I’ll never forget the expression on my friend’s face during one of our African-American-studies classes at Duke University, when she was asked to clarify her response—for what seemed like the umpteenth time—to the question, “Where are you from?” after having answered, “America.”
“Look, I’m just regular black,” she said, with an air of frustration plainly woven into her response.
Regular black. It’s become a sort of declaration used by some native black Americans to distinguish themselves from first-generation black Americans—those whose parents migrated to the United States from Africa or the Caribbean. A friend of a colleague said that the term “JB,” or “just black,” was regularly used at her alma mater, Yale.
And these terms have gained popularity as a convenient shorthand, particularly at top-tier universities and Ivy League schools, where a 2007 study found that approximately 40 percent of black students had at least one parent born in a foreign land—nearly half of the black-student population. Meanwhile, only 20 percent of black college students across the nation have at least one immigrant parent, which means that ethnic black students are overrepresented—and have a large market share—at the very best colleges in America.
I suspect that this imbalance is part of what was behind my friend’s snippy response. On several occasions, I’ve seen black American friends who attended Ivies mistaken for Ethiopian, Ghanaian, Jamaican or Nigerian. Like my friend, they were disappointed that their initial response of “American”—which, perhaps, sounded bland and generic compared with everyone else’s—didn’t seem to please or make sense to the people inquiring. It almost implied that black America couldn’t produce high-achieving students who could gain admission to top-flight schools.
Or, as Shahida Muhammad described for Clutch magazine, the similar frustration of how being just “American” simply wasn’t sexy enough for the black population at her school. During college parties and cultural events, the ethnic black students proudly represented where they were from by waving flags and doing all the new dances to reggae music. I recall how some students went on vacations to visit relatives in London, Barbados and West Africa and sometimes spoke to one another with unique English accents that were indigenous to their parents’ native countries. They had a strong sense of nationalism and cultural pride that evaded “regular blacks,” as Twitter attests.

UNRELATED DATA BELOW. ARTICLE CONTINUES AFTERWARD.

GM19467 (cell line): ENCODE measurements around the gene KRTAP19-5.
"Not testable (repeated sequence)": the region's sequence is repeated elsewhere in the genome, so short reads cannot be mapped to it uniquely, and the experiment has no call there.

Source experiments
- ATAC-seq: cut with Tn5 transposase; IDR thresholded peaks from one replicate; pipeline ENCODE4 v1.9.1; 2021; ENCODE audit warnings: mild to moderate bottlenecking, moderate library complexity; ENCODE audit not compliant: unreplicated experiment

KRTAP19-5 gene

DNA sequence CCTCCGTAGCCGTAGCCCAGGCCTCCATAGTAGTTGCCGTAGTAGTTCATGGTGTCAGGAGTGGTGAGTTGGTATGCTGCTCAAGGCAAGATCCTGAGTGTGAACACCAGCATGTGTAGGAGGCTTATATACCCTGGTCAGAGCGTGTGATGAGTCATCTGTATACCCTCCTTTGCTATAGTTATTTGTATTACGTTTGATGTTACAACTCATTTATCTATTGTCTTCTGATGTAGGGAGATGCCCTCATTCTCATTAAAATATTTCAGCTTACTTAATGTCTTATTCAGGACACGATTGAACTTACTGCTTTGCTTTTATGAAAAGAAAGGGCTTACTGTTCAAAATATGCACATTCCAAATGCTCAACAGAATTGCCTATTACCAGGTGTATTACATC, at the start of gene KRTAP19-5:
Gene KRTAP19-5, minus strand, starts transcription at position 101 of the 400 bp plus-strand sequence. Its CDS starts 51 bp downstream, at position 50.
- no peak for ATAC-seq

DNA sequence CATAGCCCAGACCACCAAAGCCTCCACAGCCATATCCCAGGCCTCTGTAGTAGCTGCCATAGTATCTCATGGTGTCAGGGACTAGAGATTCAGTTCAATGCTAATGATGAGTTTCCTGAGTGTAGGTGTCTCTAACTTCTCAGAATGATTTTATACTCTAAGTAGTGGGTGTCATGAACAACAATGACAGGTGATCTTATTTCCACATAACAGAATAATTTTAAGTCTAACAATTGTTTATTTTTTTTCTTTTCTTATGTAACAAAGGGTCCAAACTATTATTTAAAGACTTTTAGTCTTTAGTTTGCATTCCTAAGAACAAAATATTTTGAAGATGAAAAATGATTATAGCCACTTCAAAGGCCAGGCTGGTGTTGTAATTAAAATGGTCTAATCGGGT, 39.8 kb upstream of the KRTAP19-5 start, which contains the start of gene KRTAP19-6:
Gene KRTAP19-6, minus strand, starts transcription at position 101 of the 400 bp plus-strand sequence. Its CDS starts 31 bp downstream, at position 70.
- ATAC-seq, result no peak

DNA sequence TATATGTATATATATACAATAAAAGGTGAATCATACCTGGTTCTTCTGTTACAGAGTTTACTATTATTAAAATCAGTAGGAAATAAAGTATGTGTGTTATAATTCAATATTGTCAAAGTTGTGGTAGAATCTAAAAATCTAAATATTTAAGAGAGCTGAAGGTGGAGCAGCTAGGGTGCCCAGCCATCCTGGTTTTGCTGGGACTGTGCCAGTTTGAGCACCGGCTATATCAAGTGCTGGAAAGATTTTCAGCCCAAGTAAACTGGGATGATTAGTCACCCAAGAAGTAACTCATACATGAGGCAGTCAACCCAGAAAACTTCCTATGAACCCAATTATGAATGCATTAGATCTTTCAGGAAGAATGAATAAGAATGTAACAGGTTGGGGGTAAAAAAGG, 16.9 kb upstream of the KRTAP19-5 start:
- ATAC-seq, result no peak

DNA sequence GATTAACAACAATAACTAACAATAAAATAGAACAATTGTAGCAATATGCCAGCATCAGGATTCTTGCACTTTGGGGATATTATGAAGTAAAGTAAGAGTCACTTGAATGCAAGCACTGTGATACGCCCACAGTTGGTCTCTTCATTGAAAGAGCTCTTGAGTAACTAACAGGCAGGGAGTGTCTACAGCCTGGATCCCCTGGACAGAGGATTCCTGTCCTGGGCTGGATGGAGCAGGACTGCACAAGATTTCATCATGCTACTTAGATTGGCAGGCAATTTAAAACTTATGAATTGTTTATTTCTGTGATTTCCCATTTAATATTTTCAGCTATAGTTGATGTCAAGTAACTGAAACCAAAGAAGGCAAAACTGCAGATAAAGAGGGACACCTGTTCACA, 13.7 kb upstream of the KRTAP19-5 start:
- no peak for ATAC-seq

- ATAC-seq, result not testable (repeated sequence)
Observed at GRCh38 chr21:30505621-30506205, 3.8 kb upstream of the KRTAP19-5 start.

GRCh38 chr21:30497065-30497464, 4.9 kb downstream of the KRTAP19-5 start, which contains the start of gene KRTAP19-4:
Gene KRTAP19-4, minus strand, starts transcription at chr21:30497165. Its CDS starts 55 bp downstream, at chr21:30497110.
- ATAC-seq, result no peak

These are some of the tensions that exist from a social perspective. There’s also the age-old affirmative action debate about whether ethnic black students are taking up admission slots that were intended for “regular” black students. If affirmative action policies were created to curb the discrimination that black Americans faced as a result of slavery and Jim Crow, the argument goes, why should colleges count black immigrants—or their children—toward their affirmative action goals?
The argument further suggests that while these first-generation students are, no doubt, black and American, some of their parents actually had certain economic advantages when they came to the United States, such as student visas, and certainly ideological advantages, such as having been reared and exposed to majority-black governments and societies, which no doubt does wonders for one’s sense of self-determination. There’s the idea that they didn’t carry a lot of the scars that American blacks bear, as a result of slavery and institutional racism—so why were they reaping the same social benefits?